It’s an escalating war of words over Israel at the City University of New York.
The student government of CUNY’s law school passed a resolution ripping the Jewish state last week — prompting an enraged rebuttal from a group of faculty members.
The Law Student Government Association demanded that CUNY sever ties with Israel and accused the school of being “directly complicit in the ongoing apartheid, genocide, and war crimes perpetrated by the State of Israel against the Palestinian people through its investments in and contracts with companies profiting off of Israeli war crimes.”
The group called for the school to terminate student exchange programs with Israel and to join the Boycott Divest Sanctions movement against the nation.
The law students characterized the exchanges as “propaganda” exercises that “normalize settler colonial and apartheid rule.”
That salvo was met with outrage from an opposing group of CUNY faculty members who argued that the group was attempting to stifle pro-Israel opinion and demonize Jewish students.
LSGA’s language sought to “trash academic freedom by seeking to bar opinions contrary to its own from CUNY and its groups,” the faculty members wrote in their counter-missive.
Calling itself the CUNY Alliance for Inclusion, the educators ripped the resolution for attempting to “shame” Jewish student groups into silence.
CAFI said that pro-BDS groups are pushing to exclude students sympathetic to Israel from unrelated social justice causes like climate change and women’s rights.
“A frenzy of anti-Semitic vilification of Israel under the cover of ‘anti-Zionism’ is sweeping American education and, is metastasizing into attacks on Jewish life in the United States,” their letter stated.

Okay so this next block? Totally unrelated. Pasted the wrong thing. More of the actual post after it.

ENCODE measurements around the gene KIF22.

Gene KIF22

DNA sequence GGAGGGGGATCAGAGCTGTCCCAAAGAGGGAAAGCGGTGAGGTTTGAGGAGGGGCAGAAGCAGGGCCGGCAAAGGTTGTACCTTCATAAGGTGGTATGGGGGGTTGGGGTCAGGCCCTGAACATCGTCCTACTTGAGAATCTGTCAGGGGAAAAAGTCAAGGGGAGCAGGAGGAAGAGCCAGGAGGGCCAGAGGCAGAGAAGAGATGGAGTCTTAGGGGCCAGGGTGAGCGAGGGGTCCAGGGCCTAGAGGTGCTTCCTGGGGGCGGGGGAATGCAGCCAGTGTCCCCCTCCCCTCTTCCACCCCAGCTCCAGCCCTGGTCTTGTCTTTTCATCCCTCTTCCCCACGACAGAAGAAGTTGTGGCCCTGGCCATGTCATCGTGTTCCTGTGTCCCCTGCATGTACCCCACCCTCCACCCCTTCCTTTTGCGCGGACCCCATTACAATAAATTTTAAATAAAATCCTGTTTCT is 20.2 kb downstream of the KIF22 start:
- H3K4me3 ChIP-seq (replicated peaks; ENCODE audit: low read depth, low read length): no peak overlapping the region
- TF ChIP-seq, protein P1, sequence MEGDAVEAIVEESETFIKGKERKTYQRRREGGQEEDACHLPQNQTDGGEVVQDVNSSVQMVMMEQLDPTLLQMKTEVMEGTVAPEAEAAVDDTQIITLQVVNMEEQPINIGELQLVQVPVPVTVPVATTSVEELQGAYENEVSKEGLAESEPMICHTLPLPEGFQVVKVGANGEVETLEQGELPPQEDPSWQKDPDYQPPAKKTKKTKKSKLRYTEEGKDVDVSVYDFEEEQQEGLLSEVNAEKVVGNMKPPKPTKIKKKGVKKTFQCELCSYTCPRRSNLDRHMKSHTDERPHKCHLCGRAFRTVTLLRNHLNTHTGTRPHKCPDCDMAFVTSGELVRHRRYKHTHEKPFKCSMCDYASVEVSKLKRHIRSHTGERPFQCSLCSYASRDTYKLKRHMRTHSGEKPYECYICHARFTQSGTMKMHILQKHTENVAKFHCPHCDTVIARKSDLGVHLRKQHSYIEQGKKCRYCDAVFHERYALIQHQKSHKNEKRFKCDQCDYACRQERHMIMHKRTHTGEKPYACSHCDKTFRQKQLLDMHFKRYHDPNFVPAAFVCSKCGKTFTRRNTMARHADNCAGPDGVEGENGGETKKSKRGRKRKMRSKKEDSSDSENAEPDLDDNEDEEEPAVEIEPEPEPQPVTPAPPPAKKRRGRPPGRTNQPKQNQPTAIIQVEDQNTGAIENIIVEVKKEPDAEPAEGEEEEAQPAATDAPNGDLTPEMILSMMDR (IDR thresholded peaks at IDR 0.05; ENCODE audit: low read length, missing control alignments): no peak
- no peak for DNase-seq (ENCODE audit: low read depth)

A CUNY faculty member said that tensions over the political flashpoint are reaching a boiling point.
“This debate has existed for decades here,” he told The Post. “But it has never been this bitter, this angry. I’m not sure the administration knows what to do.”
The faculty members demanded that school brass take a clear position on the confrontation.
In a statement Friday, CUNY officials told The Post that the school does not support BDS and that individual groups had the right to express their views on Israel.
“The CUNY community is home to a great many membership organizations that include students, faculty and staff and CUNY encourages dialogue, tolerance and civil engagement amongst our diverse community,” said a CUNY spokesperson. “As the Chancellor has said before, these organizations speak for themselves and the opinions or positions they express are entirely theirs and do not represent the views of CUNY or the majority of the 300,000 members of our community.”
This week’s clash of correspondence is only the latest CUNY controversy over Israel.
In July, dozens of CUNY professors quit their faculty union after it passed another resolution critical of Israeli policies.